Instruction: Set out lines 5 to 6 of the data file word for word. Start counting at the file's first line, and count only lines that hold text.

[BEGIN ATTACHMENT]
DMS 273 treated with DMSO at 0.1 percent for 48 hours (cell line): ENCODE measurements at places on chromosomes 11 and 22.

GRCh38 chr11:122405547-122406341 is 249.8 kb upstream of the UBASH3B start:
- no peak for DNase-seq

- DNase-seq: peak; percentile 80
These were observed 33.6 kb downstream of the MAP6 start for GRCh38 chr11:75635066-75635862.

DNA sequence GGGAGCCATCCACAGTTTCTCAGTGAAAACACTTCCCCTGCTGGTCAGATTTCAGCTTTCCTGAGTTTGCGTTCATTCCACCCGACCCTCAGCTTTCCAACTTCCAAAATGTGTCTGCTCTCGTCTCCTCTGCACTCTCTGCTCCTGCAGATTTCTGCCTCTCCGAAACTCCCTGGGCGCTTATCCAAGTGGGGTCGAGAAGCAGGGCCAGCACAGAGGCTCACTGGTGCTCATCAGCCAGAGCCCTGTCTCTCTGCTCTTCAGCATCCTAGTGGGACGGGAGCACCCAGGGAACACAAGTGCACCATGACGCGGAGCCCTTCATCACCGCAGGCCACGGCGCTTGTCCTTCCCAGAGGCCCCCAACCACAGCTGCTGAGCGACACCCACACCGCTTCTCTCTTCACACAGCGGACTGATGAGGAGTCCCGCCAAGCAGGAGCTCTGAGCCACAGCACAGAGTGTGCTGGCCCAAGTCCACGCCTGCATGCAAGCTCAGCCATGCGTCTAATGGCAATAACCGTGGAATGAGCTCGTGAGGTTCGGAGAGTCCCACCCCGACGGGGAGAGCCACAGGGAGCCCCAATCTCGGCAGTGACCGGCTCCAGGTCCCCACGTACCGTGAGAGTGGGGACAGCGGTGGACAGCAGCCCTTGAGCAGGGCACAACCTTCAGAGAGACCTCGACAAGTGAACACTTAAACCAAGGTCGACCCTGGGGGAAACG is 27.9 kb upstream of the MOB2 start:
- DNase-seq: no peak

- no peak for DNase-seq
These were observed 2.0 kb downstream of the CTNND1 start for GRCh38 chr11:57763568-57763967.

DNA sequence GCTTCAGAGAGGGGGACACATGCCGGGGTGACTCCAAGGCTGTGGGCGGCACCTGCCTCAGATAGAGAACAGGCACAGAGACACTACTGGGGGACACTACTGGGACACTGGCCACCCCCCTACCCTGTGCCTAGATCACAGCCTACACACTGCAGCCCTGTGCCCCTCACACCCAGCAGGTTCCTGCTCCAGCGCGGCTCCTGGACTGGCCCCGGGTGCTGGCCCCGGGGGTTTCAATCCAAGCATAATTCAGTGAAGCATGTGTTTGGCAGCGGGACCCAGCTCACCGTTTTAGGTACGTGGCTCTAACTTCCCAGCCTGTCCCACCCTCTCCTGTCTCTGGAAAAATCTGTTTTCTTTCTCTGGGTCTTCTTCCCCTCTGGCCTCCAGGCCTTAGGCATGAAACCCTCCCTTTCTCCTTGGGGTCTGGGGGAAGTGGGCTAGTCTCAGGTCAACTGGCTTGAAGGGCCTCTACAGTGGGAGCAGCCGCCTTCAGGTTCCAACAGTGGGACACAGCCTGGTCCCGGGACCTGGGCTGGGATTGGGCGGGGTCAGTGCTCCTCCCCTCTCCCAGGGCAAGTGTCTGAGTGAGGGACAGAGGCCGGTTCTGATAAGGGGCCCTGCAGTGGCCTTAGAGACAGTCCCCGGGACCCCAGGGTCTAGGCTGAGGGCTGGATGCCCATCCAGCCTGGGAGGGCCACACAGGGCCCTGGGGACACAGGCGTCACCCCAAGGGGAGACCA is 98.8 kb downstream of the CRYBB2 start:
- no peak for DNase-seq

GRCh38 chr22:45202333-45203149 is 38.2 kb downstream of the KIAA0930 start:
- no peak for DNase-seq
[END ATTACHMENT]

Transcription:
These were observed 33.6 kb downstream of the MAP6 start for GRCh38 chr11:75635066-75635862.

DNA sequence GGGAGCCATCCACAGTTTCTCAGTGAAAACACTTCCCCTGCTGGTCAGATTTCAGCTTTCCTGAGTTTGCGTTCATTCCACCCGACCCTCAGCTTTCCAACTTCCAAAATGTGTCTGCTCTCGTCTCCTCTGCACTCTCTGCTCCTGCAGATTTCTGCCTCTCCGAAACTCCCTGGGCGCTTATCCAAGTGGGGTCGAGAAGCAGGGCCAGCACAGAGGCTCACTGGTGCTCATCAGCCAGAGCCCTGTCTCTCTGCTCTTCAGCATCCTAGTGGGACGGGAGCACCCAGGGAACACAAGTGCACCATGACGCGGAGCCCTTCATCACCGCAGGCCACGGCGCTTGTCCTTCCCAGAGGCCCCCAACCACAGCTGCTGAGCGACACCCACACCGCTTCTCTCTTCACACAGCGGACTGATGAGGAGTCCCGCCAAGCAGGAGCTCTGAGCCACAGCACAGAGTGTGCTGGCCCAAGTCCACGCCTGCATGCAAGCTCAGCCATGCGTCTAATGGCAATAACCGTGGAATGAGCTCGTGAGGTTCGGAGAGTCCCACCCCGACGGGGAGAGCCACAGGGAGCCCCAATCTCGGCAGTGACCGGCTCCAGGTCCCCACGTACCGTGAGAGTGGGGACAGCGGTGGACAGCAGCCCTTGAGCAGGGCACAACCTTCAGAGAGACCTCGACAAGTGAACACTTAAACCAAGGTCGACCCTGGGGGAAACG is 27.9 kb upstream of the MOB2 start: